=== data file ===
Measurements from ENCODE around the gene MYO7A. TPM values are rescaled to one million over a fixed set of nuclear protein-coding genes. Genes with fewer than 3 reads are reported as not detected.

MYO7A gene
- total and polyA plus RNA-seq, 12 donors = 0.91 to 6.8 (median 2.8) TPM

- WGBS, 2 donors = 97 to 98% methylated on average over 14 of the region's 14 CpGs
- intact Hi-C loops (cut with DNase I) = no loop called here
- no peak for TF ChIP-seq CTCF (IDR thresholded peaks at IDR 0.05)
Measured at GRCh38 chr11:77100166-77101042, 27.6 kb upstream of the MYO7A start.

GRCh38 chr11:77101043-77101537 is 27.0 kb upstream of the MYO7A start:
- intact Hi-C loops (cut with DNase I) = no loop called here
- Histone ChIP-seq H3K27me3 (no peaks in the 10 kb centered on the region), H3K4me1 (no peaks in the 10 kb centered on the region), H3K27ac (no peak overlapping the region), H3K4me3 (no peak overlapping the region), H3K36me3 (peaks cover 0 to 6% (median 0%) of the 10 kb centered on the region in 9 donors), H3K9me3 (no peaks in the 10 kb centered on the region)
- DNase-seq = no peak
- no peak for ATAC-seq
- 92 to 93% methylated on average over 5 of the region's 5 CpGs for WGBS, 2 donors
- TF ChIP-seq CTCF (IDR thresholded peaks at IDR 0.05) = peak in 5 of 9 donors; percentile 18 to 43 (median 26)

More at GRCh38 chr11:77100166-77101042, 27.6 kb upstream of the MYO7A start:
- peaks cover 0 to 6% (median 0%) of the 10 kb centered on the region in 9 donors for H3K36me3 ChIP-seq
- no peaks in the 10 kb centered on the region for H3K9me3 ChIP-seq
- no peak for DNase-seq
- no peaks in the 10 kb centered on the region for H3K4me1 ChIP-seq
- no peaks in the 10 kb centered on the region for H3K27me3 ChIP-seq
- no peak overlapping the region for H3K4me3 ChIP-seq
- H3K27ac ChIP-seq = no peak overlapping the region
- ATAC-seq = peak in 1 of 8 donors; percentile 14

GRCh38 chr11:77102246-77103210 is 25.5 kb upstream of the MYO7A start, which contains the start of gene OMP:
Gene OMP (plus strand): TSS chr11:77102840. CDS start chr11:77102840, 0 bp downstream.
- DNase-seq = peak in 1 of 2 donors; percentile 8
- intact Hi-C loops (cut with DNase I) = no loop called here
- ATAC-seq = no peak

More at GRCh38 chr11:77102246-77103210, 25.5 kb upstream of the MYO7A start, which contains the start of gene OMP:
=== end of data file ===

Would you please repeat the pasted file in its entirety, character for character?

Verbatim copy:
Measurements from ENCODE around the gene MYO7A. TPM values are rescaled to one million over a fixed set of nuclear protein-coding genes. Genes with fewer than 3 reads are reported as not detected.

MYO7A gene
- total and polyA plus RNA-seq, 12 donors = 0.91 to 6.8 (median 2.8) TPM

- WGBS, 2 donors = 97 to 98% methylated on average over 14 of the region's 14 CpGs
- intact Hi-C loops (cut with DNase I) = no loop called here
- no peak for TF ChIP-seq CTCF (IDR thresholded peaks at IDR 0.05)
Measured at GRCh38 chr11:77100166-77101042, 27.6 kb upstream of the MYO7A start.

GRCh38 chr11:77101043-77101537 is 27.0 kb upstream of the MYO7A start:
- intact Hi-C loops (cut with DNase I) = no loop called here
- Histone ChIP-seq H3K27me3 (no peaks in the 10 kb centered on the region), H3K4me1 (no peaks in the 10 kb centered on the region), H3K27ac (no peak overlapping the region), H3K4me3 (no peak overlapping the region), H3K36me3 (peaks cover 0 to 6% (median 0%) of the 10 kb centered on the region in 9 donors), H3K9me3 (no peaks in the 10 kb centered on the region)
- DNase-seq = no peak
- no peak for ATAC-seq
- 92 to 93% methylated on average over 5 of the region's 5 CpGs for WGBS, 2 donors
- TF ChIP-seq CTCF (IDR thresholded peaks at IDR 0.05) = peak in 5 of 9 donors; percentile 18 to 43 (median 26)

More at GRCh38 chr11:77100166-77101042, 27.6 kb upstream of the MYO7A start:
- peaks cover 0 to 6% (median 0%) of the 10 kb centered on the region in 9 donors for H3K36me3 ChIP-seq
- no peaks in the 10 kb centered on the region for H3K9me3 ChIP-seq
- no peak for DNase-seq
- no peaks in the 10 kb centered on the region for H3K4me1 ChIP-seq
- no peaks in the 10 kb centered on the region for H3K27me3 ChIP-seq
- no peak overlapping the region for H3K4me3 ChIP-seq
- H3K27ac ChIP-seq = no peak overlapping the region
- ATAC-seq = peak in 1 of 8 donors; percentile 14

GRCh38 chr11:77102246-77103210 is 25.5 kb upstream of the MYO7A start, which contains the start of gene OMP:
Gene OMP (plus strand): TSS chr11:77102840. CDS start chr11:77102840, 0 bp downstream.
- DNase-seq = peak in 1 of 2 donors; percentile 8
- intact Hi-C loops (cut with DNase I) = no loop called here
- ATAC-seq = no peak

More at GRCh38 chr11:77102246-77103210, 25.5 kb upstream of the MYO7A start, which contains the start of gene OMP: